Google, like many tech companies, is a man’s world.
Men make up 83 percent of Google’s engineering employees and 79 percent of its managers. In a report to the Equal Employment Opportunity Commission last year, Google said that of its 36 executives and top-ranking managers, just three are women.
Google’s leaders say they are unhappy about the firm’s poor gender diversity, and about the severe underrepresentation of blacks and Hispanics among its work force.
And so they are undertaking a long-term effort to improve these numbers, the centerpiece of which is a series of workshops aimed at making Google’s culture more accepting of diversity.
There’s just one problem: The company has no solid evidence that the workshops, or many of its other efforts to improve diversity, are actually working.
Google is attacking the problem with its considerable resources and creativity. But it does not have a timeline for when the company’s work force might become representative of the population, or whether it will ever get there.
“I think it’s terrific that they’re doing this,” said Freada Kapor Klein, an entrepreneur who has long studied workplace diversity, and who is the co-chairwoman of the Kapor Center for Social Impact. “But it’s going to be important that Google not just give a lecture about the science, but that there be active strategies on how to mitigate bias. A one-shot intervention against a lifetime of biased messages is unlikely to be successful.”
Google says its plan isn’t one-shot. It points out that it has been trying to improve its diversity for years by sponsoring programs to increase the number of women and minorities who go into tech, and meticulously studying the way it hires people in an effort to reduce bias.
In May after pressure from civil rights leaders, the company published a report documenting the sex and race of its employees “to be candid about the issues,” Laszlo Bock, Google’s executive in charge of human resources, wrote at the time.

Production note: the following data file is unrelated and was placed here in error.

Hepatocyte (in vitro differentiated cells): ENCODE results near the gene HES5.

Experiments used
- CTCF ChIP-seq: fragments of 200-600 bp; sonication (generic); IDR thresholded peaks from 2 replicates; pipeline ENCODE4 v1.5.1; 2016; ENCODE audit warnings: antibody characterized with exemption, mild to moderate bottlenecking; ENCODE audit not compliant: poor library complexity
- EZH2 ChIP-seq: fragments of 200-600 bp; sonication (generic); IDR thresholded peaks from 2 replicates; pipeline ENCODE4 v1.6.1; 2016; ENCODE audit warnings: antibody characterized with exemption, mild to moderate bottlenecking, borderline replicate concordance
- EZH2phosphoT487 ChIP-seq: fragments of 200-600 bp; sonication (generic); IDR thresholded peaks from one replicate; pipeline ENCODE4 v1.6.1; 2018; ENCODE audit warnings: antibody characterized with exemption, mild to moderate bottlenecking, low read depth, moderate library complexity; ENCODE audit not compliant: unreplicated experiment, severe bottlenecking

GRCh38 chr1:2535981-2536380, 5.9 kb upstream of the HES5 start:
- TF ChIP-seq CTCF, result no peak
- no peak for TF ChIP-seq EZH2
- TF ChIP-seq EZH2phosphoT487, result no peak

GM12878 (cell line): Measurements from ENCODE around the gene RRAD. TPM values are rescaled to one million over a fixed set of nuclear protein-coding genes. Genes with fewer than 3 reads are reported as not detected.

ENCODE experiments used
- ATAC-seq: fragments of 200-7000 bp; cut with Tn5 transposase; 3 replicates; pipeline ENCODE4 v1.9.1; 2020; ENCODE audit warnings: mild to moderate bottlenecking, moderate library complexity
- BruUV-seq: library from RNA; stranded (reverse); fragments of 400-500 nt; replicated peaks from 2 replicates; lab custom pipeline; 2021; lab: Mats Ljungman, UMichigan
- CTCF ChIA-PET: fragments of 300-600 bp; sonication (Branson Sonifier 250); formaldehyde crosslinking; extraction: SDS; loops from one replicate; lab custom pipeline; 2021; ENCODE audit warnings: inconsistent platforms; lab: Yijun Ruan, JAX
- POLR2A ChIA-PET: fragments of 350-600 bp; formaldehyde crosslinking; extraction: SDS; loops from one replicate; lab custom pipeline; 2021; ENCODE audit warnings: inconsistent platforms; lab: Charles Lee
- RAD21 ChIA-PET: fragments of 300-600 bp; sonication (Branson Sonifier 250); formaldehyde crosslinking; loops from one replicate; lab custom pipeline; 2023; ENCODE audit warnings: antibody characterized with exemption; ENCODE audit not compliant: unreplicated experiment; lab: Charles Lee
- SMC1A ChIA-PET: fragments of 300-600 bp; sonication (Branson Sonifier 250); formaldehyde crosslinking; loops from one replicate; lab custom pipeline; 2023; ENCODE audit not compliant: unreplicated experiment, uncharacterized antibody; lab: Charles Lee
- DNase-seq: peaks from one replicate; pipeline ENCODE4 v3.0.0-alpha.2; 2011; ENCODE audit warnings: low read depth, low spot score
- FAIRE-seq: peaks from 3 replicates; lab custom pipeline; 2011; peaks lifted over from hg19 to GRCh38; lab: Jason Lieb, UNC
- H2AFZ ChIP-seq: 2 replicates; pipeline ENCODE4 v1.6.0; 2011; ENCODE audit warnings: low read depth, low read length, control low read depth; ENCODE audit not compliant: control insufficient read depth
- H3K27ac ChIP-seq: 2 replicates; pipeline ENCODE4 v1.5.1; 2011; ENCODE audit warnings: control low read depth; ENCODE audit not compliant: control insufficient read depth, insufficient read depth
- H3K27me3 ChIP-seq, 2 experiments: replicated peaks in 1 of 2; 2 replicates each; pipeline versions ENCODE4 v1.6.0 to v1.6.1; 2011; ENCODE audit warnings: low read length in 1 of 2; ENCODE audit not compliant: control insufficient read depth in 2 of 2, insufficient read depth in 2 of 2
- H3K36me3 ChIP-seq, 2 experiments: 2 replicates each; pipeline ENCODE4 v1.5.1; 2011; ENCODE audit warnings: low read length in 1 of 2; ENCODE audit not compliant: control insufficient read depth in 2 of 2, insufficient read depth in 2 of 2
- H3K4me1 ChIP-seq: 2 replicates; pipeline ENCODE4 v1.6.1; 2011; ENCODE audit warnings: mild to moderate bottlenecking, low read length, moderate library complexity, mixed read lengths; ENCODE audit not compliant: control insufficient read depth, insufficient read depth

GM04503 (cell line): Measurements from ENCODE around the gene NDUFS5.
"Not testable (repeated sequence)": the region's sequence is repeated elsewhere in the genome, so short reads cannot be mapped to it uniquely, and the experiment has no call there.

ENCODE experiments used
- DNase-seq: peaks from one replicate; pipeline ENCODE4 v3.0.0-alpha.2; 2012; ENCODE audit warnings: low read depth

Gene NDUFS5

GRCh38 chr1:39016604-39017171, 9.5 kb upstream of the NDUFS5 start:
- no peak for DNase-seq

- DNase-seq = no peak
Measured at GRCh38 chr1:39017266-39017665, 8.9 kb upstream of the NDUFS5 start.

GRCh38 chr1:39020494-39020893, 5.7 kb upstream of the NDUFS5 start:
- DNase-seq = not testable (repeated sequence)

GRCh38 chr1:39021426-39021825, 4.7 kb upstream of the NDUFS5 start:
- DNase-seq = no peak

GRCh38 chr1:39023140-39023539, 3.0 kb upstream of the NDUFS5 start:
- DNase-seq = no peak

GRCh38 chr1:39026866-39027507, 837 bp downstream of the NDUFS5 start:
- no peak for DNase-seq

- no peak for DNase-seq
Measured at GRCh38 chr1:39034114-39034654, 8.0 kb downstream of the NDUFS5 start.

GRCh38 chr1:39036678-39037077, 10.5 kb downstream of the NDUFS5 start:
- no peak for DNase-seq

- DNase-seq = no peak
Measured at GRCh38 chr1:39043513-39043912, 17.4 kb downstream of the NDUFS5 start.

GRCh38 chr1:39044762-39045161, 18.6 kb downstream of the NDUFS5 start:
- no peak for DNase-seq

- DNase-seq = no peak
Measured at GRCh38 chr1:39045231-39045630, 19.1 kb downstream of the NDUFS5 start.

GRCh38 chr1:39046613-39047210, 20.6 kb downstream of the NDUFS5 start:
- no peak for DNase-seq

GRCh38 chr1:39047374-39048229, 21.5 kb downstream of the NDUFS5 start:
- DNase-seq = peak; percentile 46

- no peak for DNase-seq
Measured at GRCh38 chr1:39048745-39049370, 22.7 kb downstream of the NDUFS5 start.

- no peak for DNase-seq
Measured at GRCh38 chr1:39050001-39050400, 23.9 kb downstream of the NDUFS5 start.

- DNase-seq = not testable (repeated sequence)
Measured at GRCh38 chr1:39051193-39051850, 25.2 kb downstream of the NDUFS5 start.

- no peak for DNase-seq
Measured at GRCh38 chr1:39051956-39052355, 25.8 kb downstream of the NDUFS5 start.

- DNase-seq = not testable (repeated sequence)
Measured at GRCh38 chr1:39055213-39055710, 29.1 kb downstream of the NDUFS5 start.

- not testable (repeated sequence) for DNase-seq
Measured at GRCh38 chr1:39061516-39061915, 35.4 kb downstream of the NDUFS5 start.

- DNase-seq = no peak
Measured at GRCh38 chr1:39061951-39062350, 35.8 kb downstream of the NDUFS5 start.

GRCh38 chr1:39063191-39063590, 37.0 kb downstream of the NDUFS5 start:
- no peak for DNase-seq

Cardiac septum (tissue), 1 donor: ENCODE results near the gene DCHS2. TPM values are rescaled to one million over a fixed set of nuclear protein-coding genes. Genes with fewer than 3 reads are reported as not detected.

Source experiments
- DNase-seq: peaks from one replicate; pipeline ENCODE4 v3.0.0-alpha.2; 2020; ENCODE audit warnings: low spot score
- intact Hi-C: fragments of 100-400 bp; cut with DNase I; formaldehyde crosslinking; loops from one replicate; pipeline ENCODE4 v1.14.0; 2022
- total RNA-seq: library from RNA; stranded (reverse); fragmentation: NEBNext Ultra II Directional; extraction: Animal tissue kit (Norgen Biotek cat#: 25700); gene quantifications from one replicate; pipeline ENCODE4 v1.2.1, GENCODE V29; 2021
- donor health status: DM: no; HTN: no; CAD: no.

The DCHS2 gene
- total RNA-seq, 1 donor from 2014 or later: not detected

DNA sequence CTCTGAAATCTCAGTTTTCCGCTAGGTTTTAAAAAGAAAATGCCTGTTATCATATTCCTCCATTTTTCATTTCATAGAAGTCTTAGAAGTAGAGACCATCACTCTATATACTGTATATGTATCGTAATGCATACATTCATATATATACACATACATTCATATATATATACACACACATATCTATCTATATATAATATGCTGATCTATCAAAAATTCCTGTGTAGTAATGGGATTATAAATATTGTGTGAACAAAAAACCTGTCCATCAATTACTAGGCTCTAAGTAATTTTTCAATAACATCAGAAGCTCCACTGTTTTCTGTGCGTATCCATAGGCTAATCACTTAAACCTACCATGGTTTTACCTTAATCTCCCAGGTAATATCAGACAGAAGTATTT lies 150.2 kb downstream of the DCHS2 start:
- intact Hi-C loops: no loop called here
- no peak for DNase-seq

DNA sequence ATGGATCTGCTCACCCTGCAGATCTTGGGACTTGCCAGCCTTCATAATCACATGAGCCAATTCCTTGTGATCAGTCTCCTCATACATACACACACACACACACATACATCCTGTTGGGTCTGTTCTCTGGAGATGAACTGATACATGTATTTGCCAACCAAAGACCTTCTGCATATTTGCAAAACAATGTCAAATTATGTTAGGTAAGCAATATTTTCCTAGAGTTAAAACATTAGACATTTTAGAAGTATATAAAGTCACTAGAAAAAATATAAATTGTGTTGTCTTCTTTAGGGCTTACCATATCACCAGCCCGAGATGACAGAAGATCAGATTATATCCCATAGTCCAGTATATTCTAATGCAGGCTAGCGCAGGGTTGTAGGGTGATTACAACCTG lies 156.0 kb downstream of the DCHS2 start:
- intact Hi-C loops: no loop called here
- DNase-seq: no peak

Google’s diversity training workshops, which began last year and which more than half of Google’s nearly 49,000 employees have attended, are based on an emerging field of research in social psychology known as unconscious bias. These are the hidden, reflexive preferences that shape most people’s worldviews, and that can profoundly affect how welcoming and open a workplace is to different people and ideas.
Google’s interest in hidden biases was sparked in 2012, when Mr. Bock read an article in The New York Times about a study that showed systematic discrimination against female applicants for scientific jobs in academia. The effect was so pervasive that researchers theorized the discrimination must be governed by unconscious cultural biases rather than overt sexism.
Mr. Bock wondered how such unconscious biases were playing out at Google. “This is a pretty genteel environment, and you don’t usually see outright manifestations of bias,” he said. “Occasionally you’ll have some idiot do something stupid and hurtful, and I like to fire those people.”